IF THE GREATNESS WINDOW IS CLOSED FOR TIGER HE’D BE THE RULE RATHER THAN THE EXCEPTION
By Ron Sirak • @ronsirak
April 21, 2017
Word that Tiger Woods now has as many back surgeries – four – as he does Masters green jackets was sad, but it should not be surprising. The greatness window doesn’t stay open forever and if that window has closed for Woods it would be well within the normal career-span of a great golfer.
Eleven men have won seven or more major championships. Throw out the two exceptions who prove the rule – Jack Nicklaus won majors 24 years apart and Gary Player 19 – and the average run for male major winners is 10.1 years.
Nine women have won seven or more majors. Throw out three exceptions – Patty Berg, 21 years; Betsy Rawls and Juli Inkster both 18 years – and the average run for a female major winner is 10.6 years.
Tiger won his 14 majors in an 11-year span. Maybe time simply ran out on him. Of course, Woods could become an exception to the longevity rule, but Nicklaus, Player, Berg, Rawls and Inkster did not face the physical issues of Woods, or the other components of the perfect storm that shipwrecked him.
Check out these numbers:
Among men, Ben Hogan, Tom Watson, Bobby Jones, Arnold Palmer, Nick Faldo, Seve Ballesteros, Phil Mickelson and Byron Nelson won five to nine majors in six to nine years.
Among women, Mickey Wright, Annika Sorenstam, Karrie Webb, Inbee Park, Pat Bradley, Se Ri Pak, Betsy King, Kathy Whitworth and Yani Tseng won five to 13 majors in three to 11 years.
What Woods did between 1997, when he won the Masters by 12 strokes in his major championship debut as a pro, and 2008, when he won the U.S. Open on a broken leg in a playoff after a miracle putt on the 72nd hole, was as astounding as the achievements that bookended them.
In his first 46 majors as a pro, Woods won 14 and finished in the top-10 on 15 other occasions. What has happened since that last major – and in June nine years will separate us from that spine-tingling tourney at Torrey Pines – is just as remarkable in a more painful way.
With Tiger almost certainly out for all the 2017 majors, by the end of this year the numbers will read like this: In the 38 majors since the 2008 U.S. Open, Woods will have failed to finish 72 holes in half of them – skipping 13 and missing the cut in six.
Perhaps more puzzling is this: In the first 17 majors Woods played after Torrey, he finished in the top-six nine times without winning. And on many occasions he went into the weekend with a chance to win without getting the job done.
- In 2009, he had a two-stroke lead after 54 holes in the PGA Championship but closed with a 75 to finish second to Y.E. Yang.
- In the 2011 Masters, Woods was three back going into the weekend but shot 74 on Saturday and ended up T-4.
- At the 2012 U.S. Open, Tiger was tied for the lead after 36 holes but faded to T-21.
- And at the 2013 British Open, Tiger was two back going to the final round, closed with 74 and finished T-6.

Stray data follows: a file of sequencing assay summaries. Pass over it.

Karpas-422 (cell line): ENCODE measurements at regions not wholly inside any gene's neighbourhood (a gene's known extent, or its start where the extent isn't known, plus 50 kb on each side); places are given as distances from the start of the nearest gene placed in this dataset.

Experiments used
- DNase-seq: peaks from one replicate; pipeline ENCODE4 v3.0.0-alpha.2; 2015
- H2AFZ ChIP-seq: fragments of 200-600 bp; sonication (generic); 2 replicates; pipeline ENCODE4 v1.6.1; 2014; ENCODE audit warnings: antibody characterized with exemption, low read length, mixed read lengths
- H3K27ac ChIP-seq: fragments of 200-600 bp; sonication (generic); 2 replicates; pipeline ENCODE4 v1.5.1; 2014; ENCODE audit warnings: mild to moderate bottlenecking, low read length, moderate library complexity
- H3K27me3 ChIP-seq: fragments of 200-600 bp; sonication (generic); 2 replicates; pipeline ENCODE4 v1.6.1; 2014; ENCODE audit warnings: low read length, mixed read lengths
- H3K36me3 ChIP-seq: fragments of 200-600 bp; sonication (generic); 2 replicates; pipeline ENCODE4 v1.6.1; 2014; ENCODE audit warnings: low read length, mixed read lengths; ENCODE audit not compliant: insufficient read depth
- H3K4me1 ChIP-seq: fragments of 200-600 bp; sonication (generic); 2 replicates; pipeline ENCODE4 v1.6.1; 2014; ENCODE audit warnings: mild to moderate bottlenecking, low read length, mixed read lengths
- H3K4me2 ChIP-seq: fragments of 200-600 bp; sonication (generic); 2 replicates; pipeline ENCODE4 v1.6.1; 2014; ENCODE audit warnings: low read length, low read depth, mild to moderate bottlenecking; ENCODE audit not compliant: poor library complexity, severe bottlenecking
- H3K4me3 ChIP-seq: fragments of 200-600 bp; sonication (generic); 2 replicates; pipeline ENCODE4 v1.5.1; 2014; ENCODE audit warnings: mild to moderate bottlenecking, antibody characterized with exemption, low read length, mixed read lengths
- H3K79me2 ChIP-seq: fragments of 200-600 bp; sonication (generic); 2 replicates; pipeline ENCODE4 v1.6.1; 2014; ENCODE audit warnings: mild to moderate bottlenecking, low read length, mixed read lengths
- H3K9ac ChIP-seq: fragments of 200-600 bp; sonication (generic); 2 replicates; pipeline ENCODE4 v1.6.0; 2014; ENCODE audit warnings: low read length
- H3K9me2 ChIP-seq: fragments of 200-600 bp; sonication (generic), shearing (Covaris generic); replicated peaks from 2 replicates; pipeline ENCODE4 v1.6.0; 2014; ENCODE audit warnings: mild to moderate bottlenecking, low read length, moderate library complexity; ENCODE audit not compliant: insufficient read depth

For more than a decade, Tiger pulled off countless miracle shots – 6-iron out of the bunker at the Canadian Open; 4-iron out of the bunker at Hazeltine in the PGA Championship; the chip-in on No. 16 at the Masters that doubled as a Nike ball commercial; the “better-than-most” putt at The Players – and made more momentum-maintaining par-saves than any golfer in history.
But then the magic ran out. Yes, there were injuries. There was an embarrassing scandal. And there were perhaps the words of too many swing coaches rattling around in Tiger’s head. But don’t underestimate the magic factor.
Late in 1997, at the end of Woods’ first full year on the PGA Tour, I asked him how the Tigermania travelling circus that followed him from tournament to tournament impacted him. Tiger said: “By the U.S. Open I was mentally tired and by the PGA Championship I was physically tired.”
I asked how that impacted his play and Tiger said: “I lost my ability to will things to happen.”
Those words coming from just about anyone else would have prompted me to throw the BS flag. But I had already seen enough magic from Woods to feel that at times he could will things to happen.
I asked for an example of when he willed something and Woods replied, “35th hole of last year’s U.S. Am. I wasn’t going to allow myself to miss that putt.”
Indeed, I was there at Pumpkin Ridge in 1996 when Tiger holed a 35-foot birdie to rally from 5-down and eventually win the U.S. Amateur for the third straight year in a 38-hole battle with Steve Scott.
And yes, Woods willed that ball into the hole on the 72nd hole of the 2008 U.S. Open to catch Rocco Mediate and he willed that ball he pointed into the hole in his 2000 PGA Championship triumph over Bob May.
But over the last nine years, putts that once lipped in now lipped out. The impossible up-and-down regularly converted became a painful array of chunked and bladed chips. The other guy pulled off the big shots, the important shots.
Even if Woods becomes healthy enough to again play championship golf, you have to wonder this: Has all the magic been used up? One thing we know for sure: Whatever comes next, Tiger has left us with memories that will last as long as they talk about golf even if that window is now closed.